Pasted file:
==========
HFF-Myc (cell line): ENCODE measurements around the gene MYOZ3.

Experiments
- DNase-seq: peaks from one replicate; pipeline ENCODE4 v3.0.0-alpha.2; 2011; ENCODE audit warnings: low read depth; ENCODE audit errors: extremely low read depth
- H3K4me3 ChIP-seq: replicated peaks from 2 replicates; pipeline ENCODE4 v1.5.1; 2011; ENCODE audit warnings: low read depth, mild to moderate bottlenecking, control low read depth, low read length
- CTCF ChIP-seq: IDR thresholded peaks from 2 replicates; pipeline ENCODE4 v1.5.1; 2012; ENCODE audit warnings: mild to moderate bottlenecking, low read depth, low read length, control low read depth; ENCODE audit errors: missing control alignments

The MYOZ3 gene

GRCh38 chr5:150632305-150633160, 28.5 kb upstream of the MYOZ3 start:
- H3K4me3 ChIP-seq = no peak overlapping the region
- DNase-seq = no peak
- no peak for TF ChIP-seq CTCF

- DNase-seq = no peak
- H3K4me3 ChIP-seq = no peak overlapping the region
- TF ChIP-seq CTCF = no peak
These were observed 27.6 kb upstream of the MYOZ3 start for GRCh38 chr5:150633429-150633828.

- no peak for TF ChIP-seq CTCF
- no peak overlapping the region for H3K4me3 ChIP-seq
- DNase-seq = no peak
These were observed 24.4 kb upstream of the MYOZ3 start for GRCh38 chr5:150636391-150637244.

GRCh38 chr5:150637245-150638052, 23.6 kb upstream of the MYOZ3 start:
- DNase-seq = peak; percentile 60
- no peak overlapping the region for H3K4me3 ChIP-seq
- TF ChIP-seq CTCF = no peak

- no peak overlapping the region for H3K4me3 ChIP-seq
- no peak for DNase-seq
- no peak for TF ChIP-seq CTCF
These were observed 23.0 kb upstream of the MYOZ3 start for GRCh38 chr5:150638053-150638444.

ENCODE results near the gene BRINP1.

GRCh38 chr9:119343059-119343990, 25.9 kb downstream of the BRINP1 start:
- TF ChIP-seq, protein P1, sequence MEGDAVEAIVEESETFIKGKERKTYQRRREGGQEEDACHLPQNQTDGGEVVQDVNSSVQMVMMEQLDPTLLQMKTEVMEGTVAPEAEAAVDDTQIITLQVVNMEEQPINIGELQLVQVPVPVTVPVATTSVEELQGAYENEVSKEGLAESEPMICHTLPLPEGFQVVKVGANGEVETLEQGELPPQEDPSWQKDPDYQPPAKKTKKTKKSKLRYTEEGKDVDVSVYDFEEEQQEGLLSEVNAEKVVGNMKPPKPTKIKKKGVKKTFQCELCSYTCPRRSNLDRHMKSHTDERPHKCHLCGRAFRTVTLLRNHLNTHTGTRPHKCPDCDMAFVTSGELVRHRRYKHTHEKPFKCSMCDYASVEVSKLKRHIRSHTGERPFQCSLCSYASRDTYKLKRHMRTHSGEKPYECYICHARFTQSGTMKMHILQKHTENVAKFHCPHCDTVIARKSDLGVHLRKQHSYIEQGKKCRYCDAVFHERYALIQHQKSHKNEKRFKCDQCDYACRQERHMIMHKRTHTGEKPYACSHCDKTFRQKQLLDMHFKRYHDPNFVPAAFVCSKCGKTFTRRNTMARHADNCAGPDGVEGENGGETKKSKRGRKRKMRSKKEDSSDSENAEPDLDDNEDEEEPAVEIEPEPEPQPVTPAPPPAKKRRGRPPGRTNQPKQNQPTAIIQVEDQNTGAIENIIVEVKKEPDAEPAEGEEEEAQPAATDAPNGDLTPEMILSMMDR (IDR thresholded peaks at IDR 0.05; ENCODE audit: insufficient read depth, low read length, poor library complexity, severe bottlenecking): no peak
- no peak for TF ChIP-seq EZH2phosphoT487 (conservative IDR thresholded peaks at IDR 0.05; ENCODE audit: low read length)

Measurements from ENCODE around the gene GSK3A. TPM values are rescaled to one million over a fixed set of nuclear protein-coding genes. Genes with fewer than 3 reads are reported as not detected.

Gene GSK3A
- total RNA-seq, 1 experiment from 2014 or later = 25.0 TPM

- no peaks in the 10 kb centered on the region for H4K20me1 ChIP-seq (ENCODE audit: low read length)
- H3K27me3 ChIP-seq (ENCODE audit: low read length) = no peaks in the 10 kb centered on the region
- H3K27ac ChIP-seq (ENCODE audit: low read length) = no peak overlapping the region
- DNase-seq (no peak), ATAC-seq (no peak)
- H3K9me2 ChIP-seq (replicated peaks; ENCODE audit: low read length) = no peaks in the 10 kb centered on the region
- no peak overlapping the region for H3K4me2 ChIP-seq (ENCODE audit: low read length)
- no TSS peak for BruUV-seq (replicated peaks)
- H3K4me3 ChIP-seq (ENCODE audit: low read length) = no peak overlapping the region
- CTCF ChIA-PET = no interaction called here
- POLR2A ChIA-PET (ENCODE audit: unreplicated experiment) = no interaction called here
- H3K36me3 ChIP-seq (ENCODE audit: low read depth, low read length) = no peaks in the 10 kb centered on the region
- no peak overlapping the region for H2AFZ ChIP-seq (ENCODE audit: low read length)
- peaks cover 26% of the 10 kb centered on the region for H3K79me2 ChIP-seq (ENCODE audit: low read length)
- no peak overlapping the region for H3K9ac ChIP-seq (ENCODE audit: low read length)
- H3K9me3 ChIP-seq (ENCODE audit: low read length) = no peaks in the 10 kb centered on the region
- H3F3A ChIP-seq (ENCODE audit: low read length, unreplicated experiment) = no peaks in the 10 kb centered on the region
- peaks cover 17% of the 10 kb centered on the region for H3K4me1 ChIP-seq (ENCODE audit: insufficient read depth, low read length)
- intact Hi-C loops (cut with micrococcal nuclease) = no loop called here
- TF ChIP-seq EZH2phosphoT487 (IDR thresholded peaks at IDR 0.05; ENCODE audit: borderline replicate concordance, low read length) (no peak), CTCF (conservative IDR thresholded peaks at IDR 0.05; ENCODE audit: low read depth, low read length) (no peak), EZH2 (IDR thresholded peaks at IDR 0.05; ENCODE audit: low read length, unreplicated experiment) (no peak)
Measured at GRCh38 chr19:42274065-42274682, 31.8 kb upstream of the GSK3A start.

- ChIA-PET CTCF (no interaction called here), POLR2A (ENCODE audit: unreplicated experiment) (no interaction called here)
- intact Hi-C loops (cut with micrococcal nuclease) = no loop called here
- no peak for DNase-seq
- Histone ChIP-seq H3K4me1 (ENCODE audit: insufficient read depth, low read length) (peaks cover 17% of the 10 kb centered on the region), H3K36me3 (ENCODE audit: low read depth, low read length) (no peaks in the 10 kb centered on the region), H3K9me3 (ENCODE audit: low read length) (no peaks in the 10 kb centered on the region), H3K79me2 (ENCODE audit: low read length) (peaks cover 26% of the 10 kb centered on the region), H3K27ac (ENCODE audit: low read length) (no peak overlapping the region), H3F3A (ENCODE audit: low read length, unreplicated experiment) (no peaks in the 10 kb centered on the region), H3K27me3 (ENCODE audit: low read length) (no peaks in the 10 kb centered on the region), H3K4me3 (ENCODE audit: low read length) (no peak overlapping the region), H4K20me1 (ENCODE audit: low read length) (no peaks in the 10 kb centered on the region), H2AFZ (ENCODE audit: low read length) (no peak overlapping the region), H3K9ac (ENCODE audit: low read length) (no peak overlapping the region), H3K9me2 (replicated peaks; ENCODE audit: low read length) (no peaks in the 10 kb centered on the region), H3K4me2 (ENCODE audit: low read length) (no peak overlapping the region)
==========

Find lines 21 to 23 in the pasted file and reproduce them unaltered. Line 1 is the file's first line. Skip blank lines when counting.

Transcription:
- no peak overlapping the region for H3K4me3 ChIP-seq
- TF ChIP-seq CTCF = no peak

- no peak overlapping the region for H3K4me3 ChIP-seq